Sexual Harassment is brought into light on RHS Campus


serenity Mejia

A person holds a Me Too sign which has gained attention in the media.

Serenity Mejia, Sports Editor

     Twenty-four hours after hearing about students coming forward with sexual harassment and assualt allegations on social media and through the Spergio link  Ridgeview High School took immediate action and began an investigation into the allegations according to Assistant Superintendent Dean McGee at the board meeting that took place on September 8, 2020.

      According to Mc Gee during the board meeting he stated that, “the school responded immediately.” 

    Along with these allegations coming out on social media, it sparked a reminder of the #metoo movement. This movement was created to raise awareness of sexual harassment and assualt in society. It’s where people have a safe space to share their stories with others, have resources in order to heal, change laws/policies, and expose their offender(s). 

     With stories coming out on social media Former student, Hector Cabrera Jr. wanted to involve himself in the situation because, “I felt very disturbed about what I saw and what was being posted because it exposed a dark underside of what I always considered to be an idyllic school system; e. g you don’t often think of these events could be taken place. I felt that I could use my knowledge of local politics and board policy to try to push real change and force the board to act.”

      First, Cabrera reached out to those who spoke out, tried to see what they could do, and tweak policies they’d recommend to the board in order to make them broad and general. The policies trying to be changed are the Administrative Regulation and Board Policy. 

   “This is to ensure that sexual harassment victims are given more resources and are supported by the school system”, says Cabrera.

        On September  8, 2020  the board listened to Cabrera on whether or not to act on these changes requested. Although the changes to the Board Policy are up to the board, our community and Ridgeview  students can urge for the board to pass legislation. All of this is up to the board because they are the ones with the power and authority to create change.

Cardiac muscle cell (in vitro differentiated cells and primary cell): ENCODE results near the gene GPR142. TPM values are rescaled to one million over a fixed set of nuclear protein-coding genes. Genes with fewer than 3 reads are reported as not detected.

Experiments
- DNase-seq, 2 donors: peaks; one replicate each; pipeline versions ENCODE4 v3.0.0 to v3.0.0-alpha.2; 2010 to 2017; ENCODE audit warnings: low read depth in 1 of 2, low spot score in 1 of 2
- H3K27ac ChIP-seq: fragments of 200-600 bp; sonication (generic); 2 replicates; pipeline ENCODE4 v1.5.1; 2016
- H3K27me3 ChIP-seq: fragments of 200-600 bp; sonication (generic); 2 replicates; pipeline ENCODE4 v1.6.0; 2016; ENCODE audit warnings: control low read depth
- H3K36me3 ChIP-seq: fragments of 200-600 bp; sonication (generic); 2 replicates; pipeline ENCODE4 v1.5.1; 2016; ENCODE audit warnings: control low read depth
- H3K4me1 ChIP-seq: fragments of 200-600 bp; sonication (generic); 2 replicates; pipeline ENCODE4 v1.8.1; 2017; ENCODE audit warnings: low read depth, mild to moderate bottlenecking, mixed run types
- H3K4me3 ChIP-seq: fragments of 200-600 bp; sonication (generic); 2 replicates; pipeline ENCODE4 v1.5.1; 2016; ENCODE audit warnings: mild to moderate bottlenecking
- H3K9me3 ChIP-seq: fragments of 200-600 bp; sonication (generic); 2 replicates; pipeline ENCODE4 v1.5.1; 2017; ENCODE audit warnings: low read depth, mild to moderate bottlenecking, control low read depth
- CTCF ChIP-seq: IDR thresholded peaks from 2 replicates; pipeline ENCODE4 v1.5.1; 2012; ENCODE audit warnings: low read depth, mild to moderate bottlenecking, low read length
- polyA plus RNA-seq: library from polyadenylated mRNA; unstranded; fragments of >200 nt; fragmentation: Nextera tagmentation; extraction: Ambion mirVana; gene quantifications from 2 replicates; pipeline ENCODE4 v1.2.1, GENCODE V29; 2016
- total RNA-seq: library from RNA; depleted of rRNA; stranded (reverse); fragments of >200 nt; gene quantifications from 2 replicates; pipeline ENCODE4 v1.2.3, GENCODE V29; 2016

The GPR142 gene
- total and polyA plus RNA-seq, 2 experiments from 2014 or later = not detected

Students have asked what is the school doing?  So far there is an ongoing investigation concerning the sexual harassment and assualt claims. Ridgeview High School notified the Bakersfield Police Department in all four cases.  

       Last fall, Principal Steve Holmes, held student orientation assemblies in the auditorium to go over sexual harassment and discrimination topics. In September, freshman and sophomores came with their PE class and in October junior and seniors came with their English class. There is a link on the school’s website, as well as every other school in the district,  where students can report their sexual harassment, bullying, threats, and more. It is located on the top of the website, it is called “Sprigeo School Safety Tip Line” and if you wish, you can remain anonymous. 

        Ridgeview High School  students expressed their concerns about the allegations that are ongoing, the link that is on the website,  as well as the Title IX course that is on Canvas this year due to the school closures. 

         “I think it was smart to add the link, it should be helpful to students, but it could be a little weird because we’re online. I think Title lX was a reminder for students, but most students are already aware of half the things stated on it,” says Jada Burrell. 

        Some students like Kyron Willman were not aware of the link, “I didn’t even know of this link until I was interviewed. But I think the link was a really beneficial addition to the school’s website because a lot of people don’t have someone to turn to  or might feel embarrassed to tell a loved one what they went through.”

       Another student  Nivia Lopez stated, “I feel that the link the school added for reporting harassment might help a little for people who aren’t afraid of telling people what happened to them. I don’t think Title lX did anything, because all you needed to pass it was to watch a seven minute video and answer three questions. That’s someone doing the bare minimum. For someone who has gone through that, I believe that they could have elaborated more on a lot of subjects, like how it can make you feel or how it might impact someone in their everyday life. I felt like they could’ve asked people who actually had it happen to them share their experiences, if they were comfortable with it. They could’ve done all of that instead of two kids reading people’s stories in less than forty seconds, they could’ve done more than a video provided by the district.”

         Student Saul A. Acosta has a different opinion on the link,  “The new link is a move in the right direction. He added, “I feel as if it provides an easy outlet to come out about stories of sexual assault. My only worry is that the school will start to cherry pick any reports. It provides confidentiality for students who have the courage to come out with their stories. Giving them ease when they report what happened. The Title lX course given to us did nothing. Students easily skimmed through the course and that was it. Learning nothing from it. We need to have a discussion amongst our peers and truly understand why sexual assault is a big issue on our campus. In the discussions we must learn what sexual assault is and what preventive measures can be taken instead of taking the perpetrators side and victim blaming.”